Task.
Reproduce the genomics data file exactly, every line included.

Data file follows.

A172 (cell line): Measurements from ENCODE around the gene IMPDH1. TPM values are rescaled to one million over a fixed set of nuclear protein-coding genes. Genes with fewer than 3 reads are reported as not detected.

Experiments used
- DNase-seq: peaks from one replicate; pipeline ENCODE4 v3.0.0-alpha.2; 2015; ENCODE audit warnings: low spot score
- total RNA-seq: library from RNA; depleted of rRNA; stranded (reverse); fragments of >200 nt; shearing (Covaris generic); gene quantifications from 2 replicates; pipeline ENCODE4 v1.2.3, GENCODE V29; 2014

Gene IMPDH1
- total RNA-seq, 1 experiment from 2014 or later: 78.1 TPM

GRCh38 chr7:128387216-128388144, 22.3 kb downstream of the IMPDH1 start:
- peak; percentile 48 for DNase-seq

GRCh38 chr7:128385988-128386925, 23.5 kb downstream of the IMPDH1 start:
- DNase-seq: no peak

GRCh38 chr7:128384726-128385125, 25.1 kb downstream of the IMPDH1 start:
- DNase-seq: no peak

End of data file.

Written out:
A172 (cell line): Measurements from ENCODE around the gene IMPDH1. TPM values are rescaled to one million over a fixed set of nuclear protein-coding genes. Genes with fewer than 3 reads are reported as not detected.

Experiments used
- DNase-seq: peaks from one replicate; pipeline ENCODE4 v3.0.0-alpha.2; 2015; ENCODE audit warnings: low spot score
- total RNA-seq: library from RNA; depleted of rRNA; stranded (reverse); fragments of >200 nt; shearing (Covaris generic); gene quantifications from 2 replicates; pipeline ENCODE4 v1.2.3, GENCODE V29; 2014

Gene IMPDH1
- total RNA-seq, 1 experiment from 2014 or later: 78.1 TPM

GRCh38 chr7:128387216-128388144, 22.3 kb downstream of the IMPDH1 start:
- peak; percentile 48 for DNase-seq

GRCh38 chr7:128385988-128386925, 23.5 kb downstream of the IMPDH1 start:
- DNase-seq: no peak

GRCh38 chr7:128384726-128385125, 25.1 kb downstream of the IMPDH1 start:
- DNase-seq: no peak